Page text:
Dissociative fugue is a rare disorder estimated to affect just 0.2% of the population, nearly all of them adults. More people may experience dissociative fugue, however, during or in the aftermath of serious accidents, wars, natural disasters, or other highly traumatic or stressful events.
The Diagnostic and Statistical Manual of Mental Disorders , 4th edition, text revision, also known as the DSM-IV-TR, lists four criteria for diagnosing dissociative fugue:
- unexplained and unexpected travel from a person’s usual place of living and working along with partial or complete amnesia
- uncertainty and confusion about one’s identity, or in rare instances, the adoption of a new identity
- the flight and amnesia that characterize the fugue are not related exclusively to DID, nor is it the result of substance abuse or a physical illness
- an episode must result in distress or impairment severe enough to interfere with the ability of the patient to function in social, work, or home settings
Accurate diagnosis typically must wait until the fugue is over and the person has sought help or has been brought to the attention of mental health care providers. The diagnosis can then be made using the patient’s history and reconstruction of events that occurred before, during, and after the patient’s excursion.
Psychotherapy , sometimes involving hypnosis, is often effective in the treatment of dissociative fugue. With support from therapists, patients are encouraged to remember past events by learning to face and cope with the stressful experiences that precipitated the fugue. Because the cause of the fugue is usually a traumatic event, it is often necessary to treat disturbing feelings and emotions that emerge when the patient finally faces the trauma. The troubling events that drove them to run and forget about their past may, when remembered, result in grief, depression , fear, anger, remorse, and other psychological states that require therapy.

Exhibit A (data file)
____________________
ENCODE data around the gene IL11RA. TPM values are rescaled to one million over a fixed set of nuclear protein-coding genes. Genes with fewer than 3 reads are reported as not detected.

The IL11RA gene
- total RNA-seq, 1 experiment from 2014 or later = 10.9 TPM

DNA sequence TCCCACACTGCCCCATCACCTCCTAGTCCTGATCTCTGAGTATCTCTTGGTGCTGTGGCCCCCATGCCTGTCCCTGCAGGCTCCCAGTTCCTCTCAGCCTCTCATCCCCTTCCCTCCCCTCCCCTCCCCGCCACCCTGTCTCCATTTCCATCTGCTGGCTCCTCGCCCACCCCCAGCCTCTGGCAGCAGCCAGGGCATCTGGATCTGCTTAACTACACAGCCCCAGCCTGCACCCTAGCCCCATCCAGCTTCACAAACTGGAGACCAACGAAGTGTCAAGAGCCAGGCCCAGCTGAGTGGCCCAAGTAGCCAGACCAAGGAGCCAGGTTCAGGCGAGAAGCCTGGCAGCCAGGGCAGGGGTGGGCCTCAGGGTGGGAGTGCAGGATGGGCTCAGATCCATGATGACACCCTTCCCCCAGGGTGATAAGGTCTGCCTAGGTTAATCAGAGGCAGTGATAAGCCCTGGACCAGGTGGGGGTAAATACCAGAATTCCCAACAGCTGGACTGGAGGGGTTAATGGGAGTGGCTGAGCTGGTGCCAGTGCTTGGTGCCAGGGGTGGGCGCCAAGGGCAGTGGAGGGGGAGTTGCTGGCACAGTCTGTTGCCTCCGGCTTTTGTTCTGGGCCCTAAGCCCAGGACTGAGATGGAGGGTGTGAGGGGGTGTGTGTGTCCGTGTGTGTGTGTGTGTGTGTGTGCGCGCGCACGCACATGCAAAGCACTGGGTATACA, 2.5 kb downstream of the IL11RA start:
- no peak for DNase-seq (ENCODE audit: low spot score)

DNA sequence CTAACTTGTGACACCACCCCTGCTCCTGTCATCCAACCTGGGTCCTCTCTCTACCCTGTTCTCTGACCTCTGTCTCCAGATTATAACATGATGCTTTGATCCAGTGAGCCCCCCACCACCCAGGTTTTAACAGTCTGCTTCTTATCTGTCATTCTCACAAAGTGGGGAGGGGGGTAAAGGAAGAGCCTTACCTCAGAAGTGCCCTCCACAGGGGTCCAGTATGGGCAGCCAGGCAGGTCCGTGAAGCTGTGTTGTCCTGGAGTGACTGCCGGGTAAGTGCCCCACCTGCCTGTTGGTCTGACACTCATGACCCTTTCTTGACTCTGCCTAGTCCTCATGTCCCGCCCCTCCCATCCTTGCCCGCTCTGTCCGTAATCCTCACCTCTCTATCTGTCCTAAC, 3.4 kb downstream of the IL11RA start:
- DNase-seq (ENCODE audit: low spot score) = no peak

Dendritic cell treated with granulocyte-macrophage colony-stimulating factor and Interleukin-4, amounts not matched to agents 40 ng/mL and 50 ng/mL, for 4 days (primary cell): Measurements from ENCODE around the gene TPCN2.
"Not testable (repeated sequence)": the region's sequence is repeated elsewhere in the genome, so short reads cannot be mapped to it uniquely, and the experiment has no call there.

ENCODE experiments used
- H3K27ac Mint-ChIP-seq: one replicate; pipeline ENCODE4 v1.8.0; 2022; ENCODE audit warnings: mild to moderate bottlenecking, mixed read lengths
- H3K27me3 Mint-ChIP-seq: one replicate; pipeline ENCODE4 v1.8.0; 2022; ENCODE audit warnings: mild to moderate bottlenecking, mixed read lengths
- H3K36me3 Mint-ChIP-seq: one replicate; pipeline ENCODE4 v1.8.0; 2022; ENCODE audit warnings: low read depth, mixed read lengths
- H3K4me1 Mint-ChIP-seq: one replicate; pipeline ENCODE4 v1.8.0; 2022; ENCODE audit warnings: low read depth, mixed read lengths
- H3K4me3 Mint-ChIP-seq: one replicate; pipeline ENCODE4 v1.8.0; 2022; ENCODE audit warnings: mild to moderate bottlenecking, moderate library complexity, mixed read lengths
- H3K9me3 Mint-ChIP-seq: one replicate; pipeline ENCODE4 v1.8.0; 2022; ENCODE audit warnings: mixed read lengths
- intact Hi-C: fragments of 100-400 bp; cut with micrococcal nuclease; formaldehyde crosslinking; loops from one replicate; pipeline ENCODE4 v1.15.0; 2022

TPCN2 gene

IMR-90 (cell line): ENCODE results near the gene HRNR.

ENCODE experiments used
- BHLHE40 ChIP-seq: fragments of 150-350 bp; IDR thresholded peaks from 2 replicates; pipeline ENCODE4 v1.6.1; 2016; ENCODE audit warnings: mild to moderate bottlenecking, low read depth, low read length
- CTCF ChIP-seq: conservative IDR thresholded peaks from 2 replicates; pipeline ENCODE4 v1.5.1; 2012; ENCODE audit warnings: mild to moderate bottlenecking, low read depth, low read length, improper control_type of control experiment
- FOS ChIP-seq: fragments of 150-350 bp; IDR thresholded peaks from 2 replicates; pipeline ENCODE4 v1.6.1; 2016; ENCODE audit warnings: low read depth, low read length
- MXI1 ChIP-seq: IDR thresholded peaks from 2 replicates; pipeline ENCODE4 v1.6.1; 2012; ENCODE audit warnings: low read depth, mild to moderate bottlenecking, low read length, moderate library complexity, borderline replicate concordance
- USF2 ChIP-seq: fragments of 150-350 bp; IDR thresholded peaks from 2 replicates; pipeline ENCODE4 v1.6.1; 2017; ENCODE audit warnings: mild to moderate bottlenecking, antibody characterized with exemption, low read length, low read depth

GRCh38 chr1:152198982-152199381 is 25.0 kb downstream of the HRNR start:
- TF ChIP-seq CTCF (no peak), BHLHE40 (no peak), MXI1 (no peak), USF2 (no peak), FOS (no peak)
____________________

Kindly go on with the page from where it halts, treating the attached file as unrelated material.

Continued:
The prognosis for dissociative fugue is often good. Not many cases last longer than a few months and many people make quick recoveries. In more serious cases, patients may take longer to recover memories of the past.
See alsoDissociative identity disorder.
Allen, Thomas E., and others. A Primer on Mental Disorders: A Guide for Educators, Families, and Students. Lantham, MD: Scarecrow Press, 2001.
American Psychiatric Association. Diagnostic and Statistical Manual of Mental Disorders. 4th ed., Text rev. Washington, D.C.: American Psychiatric Association, 2000.
Beers, Mark H., and Robert Berkow, eds. “Dissociative Fugue.” The Merck Manual of Diagnosis and Therapy. 17th ed. Whitehouse Station, NJ: Merck Research Laboratories, 1999.
American Psychiatric Association. 1400 K Street NW, Washington, DC 20005. Telephone: (888) 357-7924. Fax: (202) 682-6850.
International Society for the Study of Dissociation. 60 Revere Drive, Suite 500, Northbrook, IL 60062. <http://www.issd.org/>.
National Alliance for the Mentally Ill. Colonial Place Three, 2107 Wilson Boulevard, Suite 300, Arlington, VA 22021. <http://www.nami.org/index.html>.
New York Online Access to Health (NOAH). “Dissociative Disorders.” 2006. List of online resources at: <http://www.noah-health.org/en/mental/disorders/dissociative.html>.
Dean A. Haycock, PhD
Emily Jane Willingham, PhD
"Dissociative Fugue." The Gale Encyclopedia of Mental Health. . Encyclopedia.com. (April 19, 2019). https://www.encyclopedia.com/medicine/encyclopedias-almanacs-transcripts-and-maps/dissociative-fugue
"Dissociative Fugue." The Gale Encyclopedia of Mental Health. . Retrieved April 19, 2019 from Encyclopedia.com: https://www.encyclopedia.com/medicine/encyclopedias-almanacs-transcripts-and-maps/dissociative-fugue